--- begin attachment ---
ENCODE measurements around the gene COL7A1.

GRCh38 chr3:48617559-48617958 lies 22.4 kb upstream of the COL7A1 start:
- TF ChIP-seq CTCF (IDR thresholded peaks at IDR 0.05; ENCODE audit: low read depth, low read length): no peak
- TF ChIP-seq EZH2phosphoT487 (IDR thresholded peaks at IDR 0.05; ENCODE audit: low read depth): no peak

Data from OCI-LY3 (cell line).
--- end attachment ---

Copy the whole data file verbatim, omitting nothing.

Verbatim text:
ENCODE measurements around the gene COL7A1.

GRCh38 chr3:48617559-48617958 lies 22.4 kb upstream of the COL7A1 start:
- TF ChIP-seq CTCF (IDR thresholded peaks at IDR 0.05; ENCODE audit: low read depth, low read length): no peak
- TF ChIP-seq EZH2phosphoT487 (IDR thresholded peaks at IDR 0.05; ENCODE audit: low read depth): no peak

Data from OCI-LY3 (cell line).